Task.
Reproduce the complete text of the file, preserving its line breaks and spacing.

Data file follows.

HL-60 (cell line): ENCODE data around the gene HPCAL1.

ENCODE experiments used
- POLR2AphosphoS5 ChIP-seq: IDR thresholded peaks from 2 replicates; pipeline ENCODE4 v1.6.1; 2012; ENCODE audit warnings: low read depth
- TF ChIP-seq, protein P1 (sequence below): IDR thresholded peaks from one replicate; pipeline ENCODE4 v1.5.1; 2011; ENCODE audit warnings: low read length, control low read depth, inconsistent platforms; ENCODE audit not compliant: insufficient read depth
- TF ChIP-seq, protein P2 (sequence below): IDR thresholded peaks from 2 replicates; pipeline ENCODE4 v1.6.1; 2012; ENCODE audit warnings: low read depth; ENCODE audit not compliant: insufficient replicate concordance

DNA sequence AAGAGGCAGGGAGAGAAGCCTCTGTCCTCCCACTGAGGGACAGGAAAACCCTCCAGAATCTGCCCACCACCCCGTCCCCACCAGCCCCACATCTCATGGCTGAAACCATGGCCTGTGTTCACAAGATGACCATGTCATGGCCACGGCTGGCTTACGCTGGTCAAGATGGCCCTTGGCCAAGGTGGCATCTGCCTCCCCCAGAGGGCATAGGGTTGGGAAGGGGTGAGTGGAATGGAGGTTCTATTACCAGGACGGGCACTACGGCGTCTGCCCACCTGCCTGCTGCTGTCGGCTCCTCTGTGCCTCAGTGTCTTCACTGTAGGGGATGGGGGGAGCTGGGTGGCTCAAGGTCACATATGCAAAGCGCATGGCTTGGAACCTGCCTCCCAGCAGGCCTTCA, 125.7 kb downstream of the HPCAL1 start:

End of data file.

HL-60 (cell line): ENCODE data around the gene HPCAL1.

ENCODE experiments used
- POLR2AphosphoS5 ChIP-seq: IDR thresholded peaks from 2 replicates; pipeline ENCODE4 v1.6.1; 2012; ENCODE audit warnings: low read depth
- TF ChIP-seq, protein P1 (sequence below): IDR thresholded peaks from one replicate; pipeline ENCODE4 v1.5.1; 2011; ENCODE audit warnings: low read length, control low read depth, inconsistent platforms; ENCODE audit not compliant: insufficient read depth
- TF ChIP-seq, protein P2 (sequence below): IDR thresholded peaks from 2 replicates; pipeline ENCODE4 v1.6.1; 2012; ENCODE audit warnings: low read depth; ENCODE audit not compliant: insufficient replicate concordance

DNA sequence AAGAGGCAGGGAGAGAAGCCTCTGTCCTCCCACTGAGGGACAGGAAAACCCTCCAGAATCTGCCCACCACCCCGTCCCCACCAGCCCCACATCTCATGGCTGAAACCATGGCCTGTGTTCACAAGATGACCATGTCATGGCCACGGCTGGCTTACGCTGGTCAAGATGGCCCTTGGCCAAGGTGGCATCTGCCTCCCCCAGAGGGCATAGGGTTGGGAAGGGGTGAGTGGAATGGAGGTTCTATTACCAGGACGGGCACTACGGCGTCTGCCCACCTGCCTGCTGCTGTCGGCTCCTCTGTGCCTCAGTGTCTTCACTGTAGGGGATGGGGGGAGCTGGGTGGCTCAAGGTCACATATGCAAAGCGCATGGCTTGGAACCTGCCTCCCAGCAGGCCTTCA, 125.7 kb downstream of the HPCAL1 start: